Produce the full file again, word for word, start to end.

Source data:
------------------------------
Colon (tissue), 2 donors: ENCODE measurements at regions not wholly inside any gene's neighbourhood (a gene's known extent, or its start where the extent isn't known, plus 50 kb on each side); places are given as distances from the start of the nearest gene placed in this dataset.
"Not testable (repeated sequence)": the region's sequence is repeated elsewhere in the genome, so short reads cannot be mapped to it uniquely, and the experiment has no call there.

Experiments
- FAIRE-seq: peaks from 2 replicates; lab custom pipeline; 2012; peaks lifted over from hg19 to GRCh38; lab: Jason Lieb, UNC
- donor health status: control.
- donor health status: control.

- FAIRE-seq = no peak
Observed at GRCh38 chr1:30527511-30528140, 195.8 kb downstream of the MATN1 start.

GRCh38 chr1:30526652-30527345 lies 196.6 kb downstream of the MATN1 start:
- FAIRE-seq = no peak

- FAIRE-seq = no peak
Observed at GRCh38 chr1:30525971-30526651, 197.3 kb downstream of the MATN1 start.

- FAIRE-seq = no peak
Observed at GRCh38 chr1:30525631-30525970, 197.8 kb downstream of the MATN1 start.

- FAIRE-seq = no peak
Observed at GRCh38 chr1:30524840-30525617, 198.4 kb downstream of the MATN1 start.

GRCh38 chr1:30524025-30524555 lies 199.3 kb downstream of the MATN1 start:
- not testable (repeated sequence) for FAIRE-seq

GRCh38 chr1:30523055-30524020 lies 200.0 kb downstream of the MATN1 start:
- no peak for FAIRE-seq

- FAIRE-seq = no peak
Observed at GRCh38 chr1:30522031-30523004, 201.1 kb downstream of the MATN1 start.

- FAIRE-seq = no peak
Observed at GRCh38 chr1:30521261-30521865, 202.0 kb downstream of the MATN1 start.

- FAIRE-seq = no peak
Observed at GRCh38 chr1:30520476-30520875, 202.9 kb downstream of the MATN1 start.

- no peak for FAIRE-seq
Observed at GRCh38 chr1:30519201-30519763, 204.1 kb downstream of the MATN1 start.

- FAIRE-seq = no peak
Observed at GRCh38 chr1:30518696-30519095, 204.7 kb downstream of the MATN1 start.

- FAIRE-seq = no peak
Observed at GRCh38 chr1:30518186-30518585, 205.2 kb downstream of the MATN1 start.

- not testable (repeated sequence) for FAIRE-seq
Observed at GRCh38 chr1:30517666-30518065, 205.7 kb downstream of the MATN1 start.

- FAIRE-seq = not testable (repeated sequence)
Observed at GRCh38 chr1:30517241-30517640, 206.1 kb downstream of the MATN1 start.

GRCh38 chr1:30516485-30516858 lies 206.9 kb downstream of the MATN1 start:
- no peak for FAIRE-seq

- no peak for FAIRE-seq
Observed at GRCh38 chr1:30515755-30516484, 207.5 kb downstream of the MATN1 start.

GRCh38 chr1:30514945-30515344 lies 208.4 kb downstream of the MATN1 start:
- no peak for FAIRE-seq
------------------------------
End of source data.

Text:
Colon (tissue), 2 donors: ENCODE measurements at regions not wholly inside any gene's neighbourhood (a gene's known extent, or its start where the extent isn't known, plus 50 kb on each side); places are given as distances from the start of the nearest gene placed in this dataset.
"Not testable (repeated sequence)": the region's sequence is repeated elsewhere in the genome, so short reads cannot be mapped to it uniquely, and the experiment has no call there.

Experiments
- FAIRE-seq: peaks from 2 replicates; lab custom pipeline; 2012; peaks lifted over from hg19 to GRCh38; lab: Jason Lieb, UNC
- donor health status: control.
- donor health status: control.

- FAIRE-seq = no peak
Observed at GRCh38 chr1:30527511-30528140, 195.8 kb downstream of the MATN1 start.

GRCh38 chr1:30526652-30527345 lies 196.6 kb downstream of the MATN1 start:
- FAIRE-seq = no peak

- FAIRE-seq = no peak
Observed at GRCh38 chr1:30525971-30526651, 197.3 kb downstream of the MATN1 start.

- FAIRE-seq = no peak
Observed at GRCh38 chr1:30525631-30525970, 197.8 kb downstream of the MATN1 start.

- FAIRE-seq = no peak
Observed at GRCh38 chr1:30524840-30525617, 198.4 kb downstream of the MATN1 start.

GRCh38 chr1:30524025-30524555 lies 199.3 kb downstream of the MATN1 start:
- not testable (repeated sequence) for FAIRE-seq

GRCh38 chr1:30523055-30524020 lies 200.0 kb downstream of the MATN1 start:
- no peak for FAIRE-seq

- FAIRE-seq = no peak
Observed at GRCh38 chr1:30522031-30523004, 201.1 kb downstream of the MATN1 start.

- FAIRE-seq = no peak
Observed at GRCh38 chr1:30521261-30521865, 202.0 kb downstream of the MATN1 start.

- FAIRE-seq = no peak
Observed at GRCh38 chr1:30520476-30520875, 202.9 kb downstream of the MATN1 start.

- no peak for FAIRE-seq
Observed at GRCh38 chr1:30519201-30519763, 204.1 kb downstream of the MATN1 start.

- FAIRE-seq = no peak
Observed at GRCh38 chr1:30518696-30519095, 204.7 kb downstream of the MATN1 start.

- FAIRE-seq = no peak
Observed at GRCh38 chr1:30518186-30518585, 205.2 kb downstream of the MATN1 start.

- not testable (repeated sequence) for FAIRE-seq
Observed at GRCh38 chr1:30517666-30518065, 205.7 kb downstream of the MATN1 start.

- FAIRE-seq = not testable (repeated sequence)
Observed at GRCh38 chr1:30517241-30517640, 206.1 kb downstream of the MATN1 start.

GRCh38 chr1:30516485-30516858 lies 206.9 kb downstream of the MATN1 start:
- no peak for FAIRE-seq

- no peak for FAIRE-seq
Observed at GRCh38 chr1:30515755-30516484, 207.5 kb downstream of the MATN1 start.

GRCh38 chr1:30514945-30515344 lies 208.4 kb downstream of the MATN1 start:
- no peak for FAIRE-seq